Wednesday, September 19, 2012

George Will doesn't know the difference between gay sex and a gay relationship

George Will
George Will, the esteemed Pulitzer Prize winning conservative columnist, has been lauded for his prose on several subjects.

However, in the case of gay equality, he is woefully ignorant.

In a recent piece, he recounts the story of the New Mexico photographer who refused to take pictures of a same-sex wedding. Vanessa Willock successfully sued Elane Photography for refusing to photograph her same-sex wedding.

Now this case has caused a lot of controversy with even some gay advocates thinking that Elane Photography should be allowed to refuse customers.

Naturally, Will is in the corner of Elane Photography and that doesn't bother me. It is this portion near the end of his piece which disturbed me:

The Huguenin case demonstrates how advocates of tolerance become tyrannical. First, a disputed behavior, such as sexual activities between people of the same sex, is declared so personal and intimate that government should have no jurisdiction over it. Then, having won recognition of what Louis Brandeis, a pioneer of the privacy right, called “the right to be let alone,” some who have benefited from this achievement assert a right not to let other people alone. It is the right to coerce anyone who disapproves of the now-protected behavior into acting as though they approve of it, or at least into not acting on their disapproval. So, in the name of tolerance, government declares intolerable individuals such as the Huguenins, who disapprove of a certain behavior but ask only to be let alone in their quiet disapproval. Perhaps advocates of gay rights should begin to restrain the bullies in their ranks. 

So to Will, this case is about Willock "forcing" Elane Photography to recognize her "sexual behavior." It's a conclusion which left me scratching my head and wondering just when did we start talking about sexual intercourse rather than taking pictures of a wedding? As far as I am concerned, that's a huge problem.

 And it's not the only problem. Will epitomizes two concept that so many folks have when it comes to gay equality - concepts that drive me batty:

1. Gays are like whimpering dogs begging heterosexuals to tolerate us or leave us alone. People like Will batter the gay community with that "tolerance" semantic constantly. "You people are always talking about tolerance," they say, "but you can't tolerate that others don't like your lifestyle."  Tolerance is something you give to your dog after he accidentally urinates on the rug because he is your pet and therefore is dependent on you.

Too many folks think of gays as pets, i.e. that our lives are dependent on getting them to accept us. Not necessarily. Our lives are consumed with ordinary things - working, paying taxes, taking care of our families. We just don't want people like Will interrupting our normal flow based upon their ignorance. Nor do we want them to interpret the law in a way which would diminish our rights as Americans.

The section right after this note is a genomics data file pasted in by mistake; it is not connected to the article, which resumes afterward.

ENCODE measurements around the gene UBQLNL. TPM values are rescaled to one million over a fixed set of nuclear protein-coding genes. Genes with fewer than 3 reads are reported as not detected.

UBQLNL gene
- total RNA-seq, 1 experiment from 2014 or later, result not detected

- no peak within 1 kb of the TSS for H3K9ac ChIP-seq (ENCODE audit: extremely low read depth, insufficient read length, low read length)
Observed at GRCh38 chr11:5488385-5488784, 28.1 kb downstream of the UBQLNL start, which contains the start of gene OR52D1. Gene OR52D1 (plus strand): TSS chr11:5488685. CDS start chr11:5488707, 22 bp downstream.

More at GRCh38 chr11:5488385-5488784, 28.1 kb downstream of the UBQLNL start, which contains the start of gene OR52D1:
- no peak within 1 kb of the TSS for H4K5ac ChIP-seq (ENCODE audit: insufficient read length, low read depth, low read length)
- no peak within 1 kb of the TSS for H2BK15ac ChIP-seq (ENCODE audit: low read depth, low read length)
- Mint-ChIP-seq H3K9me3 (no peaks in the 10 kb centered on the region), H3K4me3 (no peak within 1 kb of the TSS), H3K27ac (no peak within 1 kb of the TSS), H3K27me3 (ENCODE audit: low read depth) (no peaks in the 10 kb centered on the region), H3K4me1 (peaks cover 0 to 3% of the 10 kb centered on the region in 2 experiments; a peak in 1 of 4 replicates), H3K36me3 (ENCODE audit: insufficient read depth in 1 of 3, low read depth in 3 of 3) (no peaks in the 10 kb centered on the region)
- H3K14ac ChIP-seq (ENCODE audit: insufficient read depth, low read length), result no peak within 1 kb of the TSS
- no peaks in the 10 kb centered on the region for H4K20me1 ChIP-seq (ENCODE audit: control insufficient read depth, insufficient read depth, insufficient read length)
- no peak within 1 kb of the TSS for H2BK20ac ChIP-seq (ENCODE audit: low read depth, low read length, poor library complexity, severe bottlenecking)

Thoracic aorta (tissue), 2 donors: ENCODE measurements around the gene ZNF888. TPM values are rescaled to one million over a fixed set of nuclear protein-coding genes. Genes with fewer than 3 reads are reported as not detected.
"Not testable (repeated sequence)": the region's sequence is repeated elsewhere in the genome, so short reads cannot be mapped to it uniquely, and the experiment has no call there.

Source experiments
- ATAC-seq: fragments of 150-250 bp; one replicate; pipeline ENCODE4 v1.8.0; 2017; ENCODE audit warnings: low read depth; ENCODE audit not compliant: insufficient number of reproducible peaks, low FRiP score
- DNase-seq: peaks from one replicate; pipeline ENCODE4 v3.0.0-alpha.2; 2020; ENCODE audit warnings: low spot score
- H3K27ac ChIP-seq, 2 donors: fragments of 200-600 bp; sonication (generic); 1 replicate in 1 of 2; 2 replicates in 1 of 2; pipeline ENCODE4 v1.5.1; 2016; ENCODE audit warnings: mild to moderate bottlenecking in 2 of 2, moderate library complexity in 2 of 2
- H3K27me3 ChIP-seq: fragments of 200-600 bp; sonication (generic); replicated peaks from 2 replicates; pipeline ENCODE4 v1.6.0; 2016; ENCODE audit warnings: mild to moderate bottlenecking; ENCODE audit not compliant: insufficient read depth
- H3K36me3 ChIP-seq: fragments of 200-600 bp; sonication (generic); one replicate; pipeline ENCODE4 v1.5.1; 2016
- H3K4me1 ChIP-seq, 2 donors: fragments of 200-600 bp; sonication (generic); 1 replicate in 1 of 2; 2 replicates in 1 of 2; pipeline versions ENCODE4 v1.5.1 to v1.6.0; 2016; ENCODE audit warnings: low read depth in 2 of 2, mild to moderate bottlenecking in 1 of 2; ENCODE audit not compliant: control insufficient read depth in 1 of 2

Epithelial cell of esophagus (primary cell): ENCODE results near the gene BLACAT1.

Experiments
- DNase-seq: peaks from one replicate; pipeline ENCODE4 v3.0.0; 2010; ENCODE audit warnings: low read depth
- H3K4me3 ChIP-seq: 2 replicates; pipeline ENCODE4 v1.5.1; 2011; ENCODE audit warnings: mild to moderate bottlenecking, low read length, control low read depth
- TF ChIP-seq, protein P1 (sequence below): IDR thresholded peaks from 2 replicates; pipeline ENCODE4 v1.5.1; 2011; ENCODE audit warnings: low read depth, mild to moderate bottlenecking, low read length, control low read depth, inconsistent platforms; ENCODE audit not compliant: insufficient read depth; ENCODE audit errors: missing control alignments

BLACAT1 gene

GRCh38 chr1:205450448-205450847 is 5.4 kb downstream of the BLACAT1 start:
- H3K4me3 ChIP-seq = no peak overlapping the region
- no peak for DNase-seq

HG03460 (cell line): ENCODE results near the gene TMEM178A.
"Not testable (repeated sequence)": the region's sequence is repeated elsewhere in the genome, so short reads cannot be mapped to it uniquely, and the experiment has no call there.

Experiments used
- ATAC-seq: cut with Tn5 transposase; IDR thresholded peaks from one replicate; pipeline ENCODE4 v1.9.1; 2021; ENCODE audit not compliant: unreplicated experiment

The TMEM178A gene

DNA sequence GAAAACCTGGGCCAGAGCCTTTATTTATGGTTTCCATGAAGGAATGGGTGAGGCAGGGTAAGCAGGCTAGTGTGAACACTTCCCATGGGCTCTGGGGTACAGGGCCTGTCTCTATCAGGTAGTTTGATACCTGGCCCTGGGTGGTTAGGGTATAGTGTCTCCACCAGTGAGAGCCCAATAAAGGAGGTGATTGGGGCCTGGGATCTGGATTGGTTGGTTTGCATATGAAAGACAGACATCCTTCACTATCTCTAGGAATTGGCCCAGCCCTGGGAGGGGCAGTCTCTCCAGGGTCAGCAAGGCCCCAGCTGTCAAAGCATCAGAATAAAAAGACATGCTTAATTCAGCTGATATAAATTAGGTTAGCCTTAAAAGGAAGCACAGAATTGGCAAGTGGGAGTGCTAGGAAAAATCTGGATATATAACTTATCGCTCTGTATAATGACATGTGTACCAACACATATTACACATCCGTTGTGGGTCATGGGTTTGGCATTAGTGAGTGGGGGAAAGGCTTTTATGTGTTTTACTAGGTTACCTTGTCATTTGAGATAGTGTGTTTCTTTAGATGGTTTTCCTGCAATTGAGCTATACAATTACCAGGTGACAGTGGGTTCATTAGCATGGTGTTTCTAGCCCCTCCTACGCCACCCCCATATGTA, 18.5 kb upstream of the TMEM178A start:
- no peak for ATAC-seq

2. Which brings me to my second point.Why do people like Will conflate so many parts of our lives to a sex act. Willock wanted pictures taken of her wedding, not intercourse with her partner. Will's belief that this is all about "sexual activities" is the heart of so much ignorance about our lives.

Will is a married man so I know that he wouldn't appreciate someone diminishing the relationship between he and his wife to what they may or may not do in the bedroom. But yet, he sees no problem with doing that to gay couples.

I think at the heart this controversy is the fact that the lives of lgbtqs are about more than sex acts. We are talking about relationships and love, the raising of families, and the caring of our loved ones.

The irony is that while folks like Will claim that we can't move past the physical aspects of being gay, it is obvious that they neither can or want to.

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Philly Mark said...

Your well thought out analysis is correct. The way I see it, if a business is offering a service to the public they are subject to the same anti-discrimination laws. That's why a hotel cannot refuse to accommodate African-Americans or an automobile service station cannot refuse the business of a Jewish customer. However, there are usually ways - polite, discreet, and helpful - that a business can refer an unwanted patron to another service provider.

Jim Hlavac said...

This is a good take on the hetero dilemma: they are obsessed with our sex lives. Many also think our sex lives are our political position on any given subject, too. And while Mark is correct about hotels, big chain restaurants, etc, it's usually true that small businesses, privately owned, under 50 employees, are usually exempt in some ways from the discrimination laws. That's why there are signs "We reserve the right to refuse service to anyone" -- and not just in bars. I think, though too, that gay couples should argue their point to the refusers, and then go elsewhere. Why do business with someone who tells you they can't do it, or won't do it good if forced? There is always a gay friendly business, or even a gay owned one, that will service -- and then just leave the miscreants alone. Hell, just tolerate them. Suing them just makes us look bad.

RichardR said...

And how about his phrase: "disputed behaviors" ?

wtf? disputed behaviors? disputed how? by whom?